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The American Stock Exchange (AMEX) is the third largest stock exchange in the United States. The AMEX is located in New York and handles approximately 10% of all securities traded in the States. Almost all trading on the AMEX is in small-cap stocks and derivatives.
The American Stock Exchange is an auction market where prices for a diverse array of products--stocks, options, exchange traded funds (ETFs) and structured products--are determined by public bids to buy and offers to sell. The American Stock Exchange has established certain quantitative and qualitative standards for initial listing.
The AMEX trading technology encompasses two systems. The Booth Automated Routing System (BARS) aims to increase efficiency in order flow management, including the ability for member firms to electronically route orders directly to a floor broker's wireless hand-held terminal for faster execution, reporting and clearing.
To enhance speed and transparency, the New Equity Trading System (NETS) is an enhanced specialist display book that accelerates the trading process and provides greater functionality and automation for updating and matching orders, quoting and reporting trades, regulating, and researching order details. Main features of NETS include:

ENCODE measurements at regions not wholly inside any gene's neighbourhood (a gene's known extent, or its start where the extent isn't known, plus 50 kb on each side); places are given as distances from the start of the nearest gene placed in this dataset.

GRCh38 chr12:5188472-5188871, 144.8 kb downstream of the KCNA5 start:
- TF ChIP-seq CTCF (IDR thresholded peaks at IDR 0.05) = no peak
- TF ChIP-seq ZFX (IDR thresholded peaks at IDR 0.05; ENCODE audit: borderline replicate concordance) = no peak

Trading involves parties at AMEX, such as specialists, brokers, and floor traders. Trading in every Amex security is overseen by a specialist located on the trading floor. The specialist may play many roles, such as a facilitator, auctioneer, or agents or brokers' brokers. Registered traders, or market makers, serve as a source of liquidity for securities traded on the AMEX. They trade for their own account and enhance the specialists' role of providing price continuity and liquidity on both sides of the market. Floor brokers, who may be either commission or independent brokers, are members of the Exchange who try to get the best price for their customers. Members can send orders to floor brokers, who execute the orders on the trading floor.